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Focus: No default option to litigate in dispute resolution clause

7 July 2011

In brief: A recent New South Wales Court of Appeal decision has continued the trend of interpreting alternative dispute resolution clauses consistently with commercial commonsense. Partner Brian Millar and Senior Associate Matthew Senescall report on the decision, and consider the lessons for parties interpreting existing dispute resolution procedures and negotiating those clauses in future contracts.

How does it affect you?

  • Courts are continuing the trend of interpreting dispute resolution clauses having regard to the premise that commercial parties are unlikely to have intended multiple venues or occasions for the resolution of their disputes unless they have said.
  • If parties provide for a specified dispute resolution process to be final and binding unless certain steps are taken, they must be careful to stipulate what those steps are, and be aware of their consequences. Parties should not assume that a default position of being able to commence litigation will apply, unless this is expressly preserved by the relevant clause.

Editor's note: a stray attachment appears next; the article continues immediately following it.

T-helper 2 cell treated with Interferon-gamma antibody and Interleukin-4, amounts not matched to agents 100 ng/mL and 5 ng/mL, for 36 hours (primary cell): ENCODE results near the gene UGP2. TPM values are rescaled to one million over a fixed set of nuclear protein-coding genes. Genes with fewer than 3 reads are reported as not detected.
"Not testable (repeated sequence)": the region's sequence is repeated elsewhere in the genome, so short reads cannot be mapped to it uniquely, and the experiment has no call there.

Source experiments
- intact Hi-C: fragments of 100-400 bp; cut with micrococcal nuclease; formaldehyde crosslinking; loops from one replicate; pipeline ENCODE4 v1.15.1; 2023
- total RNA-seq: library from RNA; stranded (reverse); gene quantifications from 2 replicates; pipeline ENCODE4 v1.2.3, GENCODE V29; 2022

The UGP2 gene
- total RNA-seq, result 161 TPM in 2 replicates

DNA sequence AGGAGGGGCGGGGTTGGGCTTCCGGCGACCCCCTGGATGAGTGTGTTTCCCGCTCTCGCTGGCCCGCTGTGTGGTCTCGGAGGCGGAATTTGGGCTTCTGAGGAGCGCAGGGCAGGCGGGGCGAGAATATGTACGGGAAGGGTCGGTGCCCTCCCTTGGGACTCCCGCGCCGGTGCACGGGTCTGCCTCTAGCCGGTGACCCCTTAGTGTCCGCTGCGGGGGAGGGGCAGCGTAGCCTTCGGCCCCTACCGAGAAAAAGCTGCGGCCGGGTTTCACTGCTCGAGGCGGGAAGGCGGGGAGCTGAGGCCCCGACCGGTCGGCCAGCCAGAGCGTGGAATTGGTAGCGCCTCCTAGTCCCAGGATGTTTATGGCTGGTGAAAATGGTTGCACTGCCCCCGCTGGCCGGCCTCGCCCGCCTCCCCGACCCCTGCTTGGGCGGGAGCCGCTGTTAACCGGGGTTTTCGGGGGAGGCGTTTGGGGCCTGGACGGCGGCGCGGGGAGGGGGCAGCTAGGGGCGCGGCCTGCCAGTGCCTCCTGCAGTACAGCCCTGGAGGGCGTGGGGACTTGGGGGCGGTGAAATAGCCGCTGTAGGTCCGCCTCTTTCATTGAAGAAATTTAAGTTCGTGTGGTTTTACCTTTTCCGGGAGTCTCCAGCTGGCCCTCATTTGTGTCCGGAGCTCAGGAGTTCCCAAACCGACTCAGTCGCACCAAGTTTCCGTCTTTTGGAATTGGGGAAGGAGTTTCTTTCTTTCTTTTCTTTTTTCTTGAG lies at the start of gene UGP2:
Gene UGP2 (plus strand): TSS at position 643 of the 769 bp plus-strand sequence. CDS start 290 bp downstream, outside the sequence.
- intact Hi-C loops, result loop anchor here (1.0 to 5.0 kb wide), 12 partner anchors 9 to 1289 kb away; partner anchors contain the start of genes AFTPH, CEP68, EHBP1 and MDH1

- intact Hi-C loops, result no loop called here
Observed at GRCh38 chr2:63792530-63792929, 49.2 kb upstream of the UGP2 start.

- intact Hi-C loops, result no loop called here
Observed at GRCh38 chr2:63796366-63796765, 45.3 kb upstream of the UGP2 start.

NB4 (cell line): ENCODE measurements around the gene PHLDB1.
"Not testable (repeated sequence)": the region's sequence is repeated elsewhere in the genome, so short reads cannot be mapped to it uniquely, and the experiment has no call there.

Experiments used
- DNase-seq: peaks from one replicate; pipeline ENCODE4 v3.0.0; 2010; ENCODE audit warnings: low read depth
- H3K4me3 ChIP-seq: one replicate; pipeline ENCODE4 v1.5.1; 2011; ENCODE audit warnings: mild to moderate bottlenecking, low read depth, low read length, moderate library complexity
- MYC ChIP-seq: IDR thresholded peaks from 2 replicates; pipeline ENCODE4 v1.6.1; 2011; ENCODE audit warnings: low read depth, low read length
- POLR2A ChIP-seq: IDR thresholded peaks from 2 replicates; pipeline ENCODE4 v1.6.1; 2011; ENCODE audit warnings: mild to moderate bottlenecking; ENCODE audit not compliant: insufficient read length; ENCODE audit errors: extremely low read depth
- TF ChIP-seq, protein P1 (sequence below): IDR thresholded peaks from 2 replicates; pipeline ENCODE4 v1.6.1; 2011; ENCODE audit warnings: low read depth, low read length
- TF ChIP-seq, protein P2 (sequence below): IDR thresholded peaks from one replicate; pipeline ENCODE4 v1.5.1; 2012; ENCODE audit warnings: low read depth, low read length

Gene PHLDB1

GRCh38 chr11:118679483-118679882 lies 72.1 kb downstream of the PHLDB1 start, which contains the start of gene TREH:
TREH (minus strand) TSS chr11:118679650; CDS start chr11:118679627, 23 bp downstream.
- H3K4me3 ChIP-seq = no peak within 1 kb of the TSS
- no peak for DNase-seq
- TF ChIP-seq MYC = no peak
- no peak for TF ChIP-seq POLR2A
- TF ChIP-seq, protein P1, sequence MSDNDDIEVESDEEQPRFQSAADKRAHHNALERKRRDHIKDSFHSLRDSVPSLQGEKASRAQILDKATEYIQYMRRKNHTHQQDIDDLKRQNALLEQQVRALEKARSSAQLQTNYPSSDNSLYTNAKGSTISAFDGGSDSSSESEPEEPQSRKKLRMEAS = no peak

The facts

The decision – in Lipman Pty Ltd v Emergency Services Superannuation Board1 – concerned a determination by experts appointed under a dispute resolution clause of a building contract, and whether that determination was final and binding or whether it could be re-agitated through litigation.

The relevant parts of the dispute resolution clause provided as follows:

42.10 Determination by an Expert

The determination of the expert:

(a) must be in writing;

(b) will be:

(i) substituted for the relevant direction for the Superintendent; and

(ii) is final and binding

unless a party gives notice of appeal to the other party within 21 days of the determination; and

(c) is to be given effect to by the parties unless and until it is reversed, overturned or otherwise changed under the procedure in the following clauses.

42.11 Executive Negotiation

If a notice of appeal is given under clause 42.10, the dispute is to be referred to the persons described in Annexure Part A who must:

(a) meet and undertake genuine and good faith negotiations with a view to resolving the dispute; and

(b) if they cannot resolve the dispute or difference, endeavour to agree upon a procedure to resolve the dispute.

The parties agreed to the appointment of two experts, under the provisions of clause 42, to resolve a disputed claim. The experts determined that a small amount was payable by the plaintiff to the defendant. The plaintiff gave notice of appeal under clause 42.10(b). Executive negotiations were held under clause 42.11, but were unsuccessful – the dispute was neither resolved nor was there an agreement on a procedure to resolve it. The plaintiff then purported to exercise what it referred to as the default option, by commencing Supreme Court proceedings. The defendant moved to have the proceedings dismissed, on the basis that the parties were bound by the expert determination.